Fly fishing only on Metolius River?

July 17, 2018
Fly fishing only on Metolius River?

By Jim Yuskavitch

There's a proposal afoot to make the entire Metolius River fly fishing only. The move is spearheaded by Lake Oswego resident Chris Foster, who has fished the Metolius for decades; he believes that such a change in fishing regulations would better protect the river's redband trout while putting a big dent in the ongoing problem of bull trout poaching.

Currently, the entire river is catch-and-release only, and fly fishing only with barbless hooks above Bridge 99. The river is closed to all fishing above Allingham Bridge from November to late May to protect spawning trout, most of which spawn in the upper reach of the Metolius during that time period. That seasonal restriction keeps anglers from catching spawning trout and eliminates the potential for trampling their nests, called redds, while wading in the river. Fly fishing and spin fishing with lures and barbed hooks are allowed from Bridge 99 downstream to the river's mouth. The upper river was first designated catch-and-release only in 1983.

In addition to designating the Metolius River all fly fishing only, other proposed regulation changes include catch-and-release for all species, which would eliminate harvesting mountain whitefish that can now be taken; single, barbless hooks below Allingham Bridge, specifying that no bait fishing is allowed; and changing the reference to Lower Bridge from Bridge 99 in the fishing regulations booklet to be consistent with signs on the river.

One of the things these potential changes would do is simplify the regulations for fishing on the Metolius River. The Oregon Department of Fish and Wildlife, which manages the fisheries and fishing on Oregon's waters, develops rules that attempt to accommodate a broad range of anglers who may be interested in catching different species of fish using a variety of fishing gear and methods. However, this can also result in complicated or confusing regulations and some anglers may find themselves inadvertently fishing illegally. More understandable rules would minimize that as well as making it easier for Oregon State Police Fish and Wildlife Division troopers to determine if an angler is breaking the law.

Jeff Perin, owner of The Fly Fisher's Place in Sisters, is all for the regulation changes.

"I think it's a real good idea for a number of reasons," he said, noting that he recently saw some kids rigging up spinning outfits above the Camp Sherman Bridge, well upstream from where spin fishing is allowed. "It would simplify the regulations. A lot of people don't know where the Camp Sherman, Allingham and Bridge 99 are," which are used as reference points for sections of the river with different fishing rules.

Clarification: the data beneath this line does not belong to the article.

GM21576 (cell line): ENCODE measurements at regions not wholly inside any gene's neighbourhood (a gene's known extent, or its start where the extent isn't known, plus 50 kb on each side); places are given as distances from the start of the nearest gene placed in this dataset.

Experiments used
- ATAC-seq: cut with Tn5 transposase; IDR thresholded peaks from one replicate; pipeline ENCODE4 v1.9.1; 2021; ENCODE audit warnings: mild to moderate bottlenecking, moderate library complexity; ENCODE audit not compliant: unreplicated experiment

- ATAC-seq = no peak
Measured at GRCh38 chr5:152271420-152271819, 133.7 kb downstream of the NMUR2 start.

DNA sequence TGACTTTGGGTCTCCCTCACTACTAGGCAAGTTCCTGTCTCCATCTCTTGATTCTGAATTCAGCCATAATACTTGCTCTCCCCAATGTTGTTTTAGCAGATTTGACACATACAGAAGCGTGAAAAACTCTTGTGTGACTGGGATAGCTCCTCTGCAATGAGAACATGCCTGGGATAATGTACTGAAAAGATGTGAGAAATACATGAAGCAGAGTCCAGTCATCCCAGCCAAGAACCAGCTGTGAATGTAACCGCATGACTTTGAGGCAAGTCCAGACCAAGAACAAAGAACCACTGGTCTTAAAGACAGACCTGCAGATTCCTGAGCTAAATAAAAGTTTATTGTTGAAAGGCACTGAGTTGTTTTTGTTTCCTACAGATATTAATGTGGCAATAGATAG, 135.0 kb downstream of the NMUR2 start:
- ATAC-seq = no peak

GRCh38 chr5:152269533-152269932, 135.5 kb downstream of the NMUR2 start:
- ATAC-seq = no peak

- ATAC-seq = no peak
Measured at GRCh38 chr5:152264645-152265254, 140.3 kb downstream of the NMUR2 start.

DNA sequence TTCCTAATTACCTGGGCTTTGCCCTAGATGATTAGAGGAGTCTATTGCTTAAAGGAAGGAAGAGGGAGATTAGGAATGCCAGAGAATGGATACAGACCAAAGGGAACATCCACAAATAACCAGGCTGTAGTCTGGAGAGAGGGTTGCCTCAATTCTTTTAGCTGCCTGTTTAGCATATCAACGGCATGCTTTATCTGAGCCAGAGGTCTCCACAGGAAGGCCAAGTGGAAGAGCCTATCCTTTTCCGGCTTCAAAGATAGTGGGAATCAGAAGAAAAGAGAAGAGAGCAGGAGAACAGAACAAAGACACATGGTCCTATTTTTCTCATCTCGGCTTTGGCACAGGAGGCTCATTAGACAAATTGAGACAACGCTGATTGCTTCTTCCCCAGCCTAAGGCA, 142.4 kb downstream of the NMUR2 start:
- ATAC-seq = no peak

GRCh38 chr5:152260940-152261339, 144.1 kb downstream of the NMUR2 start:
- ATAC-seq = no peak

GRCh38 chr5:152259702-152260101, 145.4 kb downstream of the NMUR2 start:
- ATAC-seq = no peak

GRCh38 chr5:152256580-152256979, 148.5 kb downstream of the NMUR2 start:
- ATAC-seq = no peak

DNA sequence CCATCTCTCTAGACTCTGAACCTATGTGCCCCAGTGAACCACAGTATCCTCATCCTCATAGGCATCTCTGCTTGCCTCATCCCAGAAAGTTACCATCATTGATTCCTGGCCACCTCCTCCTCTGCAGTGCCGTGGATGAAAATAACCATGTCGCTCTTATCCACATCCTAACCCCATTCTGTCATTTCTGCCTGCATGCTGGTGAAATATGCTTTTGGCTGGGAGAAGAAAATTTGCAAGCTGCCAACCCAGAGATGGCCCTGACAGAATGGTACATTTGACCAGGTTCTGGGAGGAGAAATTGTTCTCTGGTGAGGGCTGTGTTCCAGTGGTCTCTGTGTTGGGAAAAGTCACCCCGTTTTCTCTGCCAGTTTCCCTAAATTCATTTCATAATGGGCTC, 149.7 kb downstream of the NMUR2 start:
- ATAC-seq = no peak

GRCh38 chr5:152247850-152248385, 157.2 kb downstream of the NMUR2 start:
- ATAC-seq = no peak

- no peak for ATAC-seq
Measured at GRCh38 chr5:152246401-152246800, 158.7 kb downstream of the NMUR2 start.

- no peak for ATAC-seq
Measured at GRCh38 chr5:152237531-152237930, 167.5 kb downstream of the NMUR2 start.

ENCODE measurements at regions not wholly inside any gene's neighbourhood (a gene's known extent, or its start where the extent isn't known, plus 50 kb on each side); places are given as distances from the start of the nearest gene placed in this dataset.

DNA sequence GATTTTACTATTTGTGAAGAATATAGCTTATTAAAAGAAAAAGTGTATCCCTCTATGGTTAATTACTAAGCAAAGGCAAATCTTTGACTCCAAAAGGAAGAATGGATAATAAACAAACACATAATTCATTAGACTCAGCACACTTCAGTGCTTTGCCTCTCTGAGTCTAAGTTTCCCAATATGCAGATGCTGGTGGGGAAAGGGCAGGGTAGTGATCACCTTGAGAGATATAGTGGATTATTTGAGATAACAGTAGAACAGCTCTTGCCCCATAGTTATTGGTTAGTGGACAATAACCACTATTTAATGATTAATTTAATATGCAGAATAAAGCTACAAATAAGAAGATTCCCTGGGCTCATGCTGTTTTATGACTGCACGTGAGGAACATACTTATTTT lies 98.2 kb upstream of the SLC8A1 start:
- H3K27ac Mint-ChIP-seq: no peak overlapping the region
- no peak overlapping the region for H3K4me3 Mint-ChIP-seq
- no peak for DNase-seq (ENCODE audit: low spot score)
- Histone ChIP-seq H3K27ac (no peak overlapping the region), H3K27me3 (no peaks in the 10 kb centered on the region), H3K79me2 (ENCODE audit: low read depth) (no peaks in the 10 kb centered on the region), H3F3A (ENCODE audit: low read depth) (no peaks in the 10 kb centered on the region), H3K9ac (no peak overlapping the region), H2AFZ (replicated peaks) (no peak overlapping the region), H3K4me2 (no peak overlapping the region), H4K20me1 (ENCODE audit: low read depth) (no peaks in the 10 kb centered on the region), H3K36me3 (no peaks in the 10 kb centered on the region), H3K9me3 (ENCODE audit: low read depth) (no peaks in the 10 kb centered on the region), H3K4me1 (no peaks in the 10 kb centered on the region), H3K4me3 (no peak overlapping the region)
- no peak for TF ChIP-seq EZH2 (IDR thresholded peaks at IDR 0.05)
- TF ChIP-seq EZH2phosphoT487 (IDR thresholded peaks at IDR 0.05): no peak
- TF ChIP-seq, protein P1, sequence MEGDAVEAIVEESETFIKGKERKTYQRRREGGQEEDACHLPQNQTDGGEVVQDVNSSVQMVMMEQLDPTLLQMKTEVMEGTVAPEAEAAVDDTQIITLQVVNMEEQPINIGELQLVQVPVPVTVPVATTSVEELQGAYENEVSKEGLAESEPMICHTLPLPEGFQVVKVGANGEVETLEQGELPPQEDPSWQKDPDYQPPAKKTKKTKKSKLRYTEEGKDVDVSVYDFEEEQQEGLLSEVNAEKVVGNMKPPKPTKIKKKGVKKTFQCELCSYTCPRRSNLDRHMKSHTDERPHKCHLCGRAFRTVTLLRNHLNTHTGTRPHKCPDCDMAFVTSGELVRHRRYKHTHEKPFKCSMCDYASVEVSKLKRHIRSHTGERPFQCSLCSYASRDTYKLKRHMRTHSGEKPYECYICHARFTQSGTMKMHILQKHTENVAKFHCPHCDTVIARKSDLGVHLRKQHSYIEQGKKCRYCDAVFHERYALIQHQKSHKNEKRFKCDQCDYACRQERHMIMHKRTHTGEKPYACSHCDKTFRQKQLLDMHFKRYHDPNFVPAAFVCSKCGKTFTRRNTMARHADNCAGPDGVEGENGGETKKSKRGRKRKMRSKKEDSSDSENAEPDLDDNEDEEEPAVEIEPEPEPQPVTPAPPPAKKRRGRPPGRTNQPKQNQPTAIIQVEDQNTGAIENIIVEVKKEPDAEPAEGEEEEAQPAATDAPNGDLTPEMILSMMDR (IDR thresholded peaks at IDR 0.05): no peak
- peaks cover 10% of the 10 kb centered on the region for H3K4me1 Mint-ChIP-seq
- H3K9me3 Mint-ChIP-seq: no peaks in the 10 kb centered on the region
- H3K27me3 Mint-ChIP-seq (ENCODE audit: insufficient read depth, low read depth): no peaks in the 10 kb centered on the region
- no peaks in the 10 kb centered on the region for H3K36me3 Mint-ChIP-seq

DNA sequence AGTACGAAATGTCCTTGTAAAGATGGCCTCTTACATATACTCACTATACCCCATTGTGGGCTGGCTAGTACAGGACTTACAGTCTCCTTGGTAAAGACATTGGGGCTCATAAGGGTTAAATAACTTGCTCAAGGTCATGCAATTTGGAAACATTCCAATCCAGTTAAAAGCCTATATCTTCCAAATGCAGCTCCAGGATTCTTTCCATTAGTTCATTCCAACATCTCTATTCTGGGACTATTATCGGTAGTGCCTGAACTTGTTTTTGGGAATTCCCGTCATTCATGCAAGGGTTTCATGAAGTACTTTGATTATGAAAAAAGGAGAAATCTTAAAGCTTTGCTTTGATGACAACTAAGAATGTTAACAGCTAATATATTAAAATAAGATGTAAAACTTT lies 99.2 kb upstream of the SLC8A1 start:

Perin is also concerned about bull trout poaching, which is an ongoing problem on the remote stretch of the river below Bridge 99.

"It's not the fly fishers that are fishing illegally," he said. "It's the bait and rapala crowd" - referencing a kind of spin fishing lure that resembles a minnow and is especially effective for catching large bull trout. He has also spotted people sneaking into Candle Creek Campground below Bridge 99 with bait. Eliminating spin fishing from the river would make it easier for law enforcement officers to identify poachers. Bull trout are designated as threatened under the federal Endangered Species Act.

Two Oregon State Police officers patrol the Metolius River, Senior Trooper Scott Sogge who patrols the river from Candle Creek Campground upstream and Senior Trooper Chuck Lindberg out of Madras who keeps an eye on the lower reach to the mouth. This spring, troopers seized 15 illegally caught bull trout on the lower river and arrested the suspected poachers.

To get the regulations on the Metolius River changed, proponents will have to convince ODFW that it's a good idea. Despite support from anglers locally and around the state, ODFW fisheries biologists are not enthusiastic about the proposal.

ODFW District Fisheries biologist Brett Hodgson, in Bend, is reluctant to take spin fishing off the menu for Metolius River anglers as that would reduce angling opportunities. He's also skeptical that an all-fly-fishing-only designation would help with the bull trout poaching problem, which he views as a law enforcement issue rather than a conservation issue. "We don't want to limit angling opportunities for people who want to spin fish because of a few bad eggs," said Hodgson.

ODFW is working closely with the Oregon State Police to ratchet up the law enforcement presence on the river and have been seeing some positive results. According to Hodgson, poaching on the reach around Bridge 99 has fallen off considerably, although it is still a problem on the lower, more remote stretches that are harder to patrol.

Hodgson isn't concerned about the overall impact poaching is having on fish populations.

"The redband population on the Metolius is robust and the bull trout population is probably the healthiest in the state," said Hodgson.

But proponents are pressing ahead, and ODFW has received around 300 emails from anglers in support of the regulation changes. Nevertheless, to be successful, advocates will ultimately need to show fisheries managers that their proposal will benefit the fish enough to justify eliminating spin fishing from the river.

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